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Hi there, hope you're having a great Friday!
This is Colm and Simon from CommerceGurus, with a handpicked weekly roundup of eCommerce articles.
The latest article on our CommerceGurus blog looks at 26 Quick Ways to Improve your Store.
I've also put together some interesting real-world examples of each suggestion to provide better context.
- Update your about page
- Setup Google My Business
- Check for broken pages
- Send out testimonial requests
- Add FAQs to your product pages
See 26 Quick Ways to Improve your Store
Rodolfo from Business Bloomer has written an excellent post with thoughtful reflections on the future of WooCommerce after spending time at WordCamp EU in Porto.
He suggests 10 salient points on how WooCommerce can improve to deal better with threats from the likes of Shopify. They include:
- A clear public WooCommerce roadmap
- A single support channel
- Much better documentation
- A switch in mindset to mobile-first for everything
- Improved backend UX for things such as creating variations
This is an important piece to read for anyone building stores using the platform.
Read about 10 Crucial Issues WooCommerce Should Fix
Colm and I attended WordCamp in Porto and although we didn't write these particular reflections, this piece from Leonardo Losoviz struck a chord with me.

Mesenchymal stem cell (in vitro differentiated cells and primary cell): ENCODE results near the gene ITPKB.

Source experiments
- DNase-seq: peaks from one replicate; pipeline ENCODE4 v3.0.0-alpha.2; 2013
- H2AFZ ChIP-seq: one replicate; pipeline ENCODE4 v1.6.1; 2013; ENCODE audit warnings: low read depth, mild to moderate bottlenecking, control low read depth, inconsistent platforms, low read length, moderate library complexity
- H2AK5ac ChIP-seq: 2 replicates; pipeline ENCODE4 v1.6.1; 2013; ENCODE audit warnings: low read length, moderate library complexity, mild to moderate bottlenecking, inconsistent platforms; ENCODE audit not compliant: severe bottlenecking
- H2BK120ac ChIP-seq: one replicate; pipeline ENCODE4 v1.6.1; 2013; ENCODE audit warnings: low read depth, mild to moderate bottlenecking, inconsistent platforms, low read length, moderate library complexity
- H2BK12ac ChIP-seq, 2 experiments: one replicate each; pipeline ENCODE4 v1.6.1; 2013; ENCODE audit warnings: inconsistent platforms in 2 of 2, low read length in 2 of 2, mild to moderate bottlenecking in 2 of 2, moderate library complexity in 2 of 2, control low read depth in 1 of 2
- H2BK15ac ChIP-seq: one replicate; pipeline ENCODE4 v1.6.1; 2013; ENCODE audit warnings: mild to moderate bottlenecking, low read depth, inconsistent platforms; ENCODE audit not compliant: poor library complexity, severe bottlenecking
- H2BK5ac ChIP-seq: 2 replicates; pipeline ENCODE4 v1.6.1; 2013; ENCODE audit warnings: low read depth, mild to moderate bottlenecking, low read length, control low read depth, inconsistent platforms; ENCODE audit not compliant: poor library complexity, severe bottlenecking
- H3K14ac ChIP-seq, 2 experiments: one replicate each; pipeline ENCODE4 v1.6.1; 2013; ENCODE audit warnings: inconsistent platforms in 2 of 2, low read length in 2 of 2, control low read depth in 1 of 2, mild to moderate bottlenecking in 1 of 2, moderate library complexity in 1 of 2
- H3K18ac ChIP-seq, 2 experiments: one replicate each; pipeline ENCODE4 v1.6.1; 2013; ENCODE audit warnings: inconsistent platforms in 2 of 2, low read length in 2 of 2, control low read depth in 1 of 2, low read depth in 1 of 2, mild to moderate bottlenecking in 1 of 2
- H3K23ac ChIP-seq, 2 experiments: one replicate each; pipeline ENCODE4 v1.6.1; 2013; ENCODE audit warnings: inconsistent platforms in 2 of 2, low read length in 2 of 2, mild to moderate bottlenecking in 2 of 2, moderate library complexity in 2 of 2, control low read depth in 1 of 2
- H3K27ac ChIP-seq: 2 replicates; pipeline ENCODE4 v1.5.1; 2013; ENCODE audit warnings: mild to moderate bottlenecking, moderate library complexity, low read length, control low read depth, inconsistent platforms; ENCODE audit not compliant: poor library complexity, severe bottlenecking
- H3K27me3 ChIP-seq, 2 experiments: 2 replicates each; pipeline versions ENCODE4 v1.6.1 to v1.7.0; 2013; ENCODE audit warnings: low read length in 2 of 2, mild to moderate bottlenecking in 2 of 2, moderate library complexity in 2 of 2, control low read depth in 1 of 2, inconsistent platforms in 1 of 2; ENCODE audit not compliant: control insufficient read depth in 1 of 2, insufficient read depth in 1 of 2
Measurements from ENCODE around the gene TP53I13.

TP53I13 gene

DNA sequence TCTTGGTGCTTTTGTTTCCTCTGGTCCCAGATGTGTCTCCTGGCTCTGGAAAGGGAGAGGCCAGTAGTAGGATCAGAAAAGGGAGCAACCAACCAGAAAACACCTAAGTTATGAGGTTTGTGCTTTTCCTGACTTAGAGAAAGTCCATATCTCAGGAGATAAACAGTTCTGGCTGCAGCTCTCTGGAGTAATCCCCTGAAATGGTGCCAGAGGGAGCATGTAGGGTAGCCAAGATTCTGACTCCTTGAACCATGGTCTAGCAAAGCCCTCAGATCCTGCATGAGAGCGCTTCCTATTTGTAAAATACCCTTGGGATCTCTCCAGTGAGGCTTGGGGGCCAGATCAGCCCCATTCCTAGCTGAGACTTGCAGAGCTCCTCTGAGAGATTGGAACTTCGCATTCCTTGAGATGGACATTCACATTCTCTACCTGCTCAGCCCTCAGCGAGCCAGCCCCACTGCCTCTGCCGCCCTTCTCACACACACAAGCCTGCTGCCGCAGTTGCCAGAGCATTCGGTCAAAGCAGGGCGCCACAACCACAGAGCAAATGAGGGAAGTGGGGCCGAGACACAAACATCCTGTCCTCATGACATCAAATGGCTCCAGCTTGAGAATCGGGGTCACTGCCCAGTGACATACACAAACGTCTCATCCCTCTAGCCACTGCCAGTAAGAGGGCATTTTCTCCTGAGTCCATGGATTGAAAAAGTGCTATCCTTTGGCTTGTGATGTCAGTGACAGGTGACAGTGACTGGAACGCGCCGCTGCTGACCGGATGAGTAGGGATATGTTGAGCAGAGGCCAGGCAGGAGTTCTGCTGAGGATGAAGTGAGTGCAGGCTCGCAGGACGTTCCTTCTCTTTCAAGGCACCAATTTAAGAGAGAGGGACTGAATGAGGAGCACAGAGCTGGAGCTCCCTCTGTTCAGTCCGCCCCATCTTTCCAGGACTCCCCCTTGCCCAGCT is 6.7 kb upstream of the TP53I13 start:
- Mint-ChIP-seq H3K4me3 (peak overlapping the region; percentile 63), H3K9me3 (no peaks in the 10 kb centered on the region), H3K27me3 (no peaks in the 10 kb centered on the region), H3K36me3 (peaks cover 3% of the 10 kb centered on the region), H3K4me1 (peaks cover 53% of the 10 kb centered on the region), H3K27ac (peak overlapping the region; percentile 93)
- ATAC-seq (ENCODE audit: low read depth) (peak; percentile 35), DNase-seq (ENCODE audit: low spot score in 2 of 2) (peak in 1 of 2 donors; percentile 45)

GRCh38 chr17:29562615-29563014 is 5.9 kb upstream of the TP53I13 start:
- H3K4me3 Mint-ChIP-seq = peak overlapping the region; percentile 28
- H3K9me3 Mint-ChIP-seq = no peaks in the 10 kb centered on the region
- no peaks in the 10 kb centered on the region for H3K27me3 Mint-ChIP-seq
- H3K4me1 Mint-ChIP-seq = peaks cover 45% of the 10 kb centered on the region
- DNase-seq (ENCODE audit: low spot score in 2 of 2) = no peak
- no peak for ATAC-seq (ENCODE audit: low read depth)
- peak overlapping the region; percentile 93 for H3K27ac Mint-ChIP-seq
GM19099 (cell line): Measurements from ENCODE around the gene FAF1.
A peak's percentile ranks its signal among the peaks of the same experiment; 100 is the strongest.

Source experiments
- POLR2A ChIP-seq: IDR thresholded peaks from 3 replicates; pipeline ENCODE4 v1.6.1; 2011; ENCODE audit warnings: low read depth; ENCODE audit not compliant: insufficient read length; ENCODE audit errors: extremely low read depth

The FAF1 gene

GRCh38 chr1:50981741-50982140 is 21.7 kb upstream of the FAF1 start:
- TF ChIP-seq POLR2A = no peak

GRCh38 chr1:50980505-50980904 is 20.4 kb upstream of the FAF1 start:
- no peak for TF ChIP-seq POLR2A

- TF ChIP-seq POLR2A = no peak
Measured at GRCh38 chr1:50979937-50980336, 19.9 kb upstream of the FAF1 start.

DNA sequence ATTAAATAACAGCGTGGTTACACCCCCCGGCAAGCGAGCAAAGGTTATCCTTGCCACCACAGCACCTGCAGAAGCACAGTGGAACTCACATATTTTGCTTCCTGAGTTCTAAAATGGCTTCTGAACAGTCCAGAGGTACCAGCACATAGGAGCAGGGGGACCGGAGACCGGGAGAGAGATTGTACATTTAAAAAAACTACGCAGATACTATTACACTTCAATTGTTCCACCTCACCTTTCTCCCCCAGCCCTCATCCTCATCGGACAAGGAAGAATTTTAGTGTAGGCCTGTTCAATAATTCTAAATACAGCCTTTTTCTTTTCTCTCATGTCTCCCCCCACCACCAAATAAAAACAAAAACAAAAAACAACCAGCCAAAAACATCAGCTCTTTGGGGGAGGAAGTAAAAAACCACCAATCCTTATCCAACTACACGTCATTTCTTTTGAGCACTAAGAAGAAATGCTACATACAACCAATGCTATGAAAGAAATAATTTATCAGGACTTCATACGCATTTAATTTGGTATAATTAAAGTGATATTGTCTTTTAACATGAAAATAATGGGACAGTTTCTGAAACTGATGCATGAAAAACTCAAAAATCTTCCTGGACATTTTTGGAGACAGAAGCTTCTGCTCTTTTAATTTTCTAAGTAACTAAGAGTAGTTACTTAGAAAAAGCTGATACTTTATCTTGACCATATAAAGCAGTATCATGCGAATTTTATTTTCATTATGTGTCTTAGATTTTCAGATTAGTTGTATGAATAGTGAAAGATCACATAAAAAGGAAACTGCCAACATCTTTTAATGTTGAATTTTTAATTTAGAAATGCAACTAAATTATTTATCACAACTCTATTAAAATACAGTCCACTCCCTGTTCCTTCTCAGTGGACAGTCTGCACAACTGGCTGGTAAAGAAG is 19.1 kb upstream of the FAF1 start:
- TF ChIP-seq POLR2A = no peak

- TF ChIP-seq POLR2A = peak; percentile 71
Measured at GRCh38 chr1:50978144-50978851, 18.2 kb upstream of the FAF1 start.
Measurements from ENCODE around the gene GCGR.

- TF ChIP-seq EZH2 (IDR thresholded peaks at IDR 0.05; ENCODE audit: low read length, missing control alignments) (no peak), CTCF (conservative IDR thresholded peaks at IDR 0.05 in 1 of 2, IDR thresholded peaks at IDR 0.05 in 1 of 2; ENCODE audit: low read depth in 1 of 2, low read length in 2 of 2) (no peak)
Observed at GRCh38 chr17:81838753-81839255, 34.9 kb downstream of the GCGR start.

For this write-up, he picked 5 of the presentations he liked the most, and summarized their most important insights:
WordCamp Europe is always a wonderful event and it was fantastic to see so many familiar faces in person again.
Read Insights from WordCamp Europe
I really enjoyed this article about a new era of design on the web, epitomized by the likes of the interesting Gawker redesign.
Layouts seem to be inspired by music posters, collages, and the recreation of graphic scribbles and underlines, almost like someone was scribbling or inking directly onto the screen using the pencil tool on Microsoft Paint.
This experimentation comes from seeing the internet as a medium for making (and not just showcasing) art.
Learn about the new Era of Rebellious Web Design
If you've ever used the Firefox web browser you might not know that its iconic logo was created by British designer Jon Hicks.
I met him briefly at a conference in Brighton called dConstruct way back in 2006, a wonderful moment for me as a young designer.
He has created a beautiful free font called Bryan, named after his father. It's a wonderful way to preserve a faithful digital recreation of his dad's distinctive handwriting style.
Discover the Bryan Font from Jon Hicks
That's it for this edition. Simply reply to this email if you have any questions or suggestions, we read every message. Have a great week and best of luck with your projects!
Colm and Simon from CommerceGurus